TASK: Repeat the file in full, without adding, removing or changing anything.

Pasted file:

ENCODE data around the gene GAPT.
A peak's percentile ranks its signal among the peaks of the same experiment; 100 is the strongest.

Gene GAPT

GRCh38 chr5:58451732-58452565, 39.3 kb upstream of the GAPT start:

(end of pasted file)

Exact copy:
ENCODE data around the gene GAPT.
A peak's percentile ranks its signal among the peaks of the same experiment; 100 is the strongest.

Gene GAPT

GRCh38 chr5:58451732-58452565, 39.3 kb upstream of the GAPT start: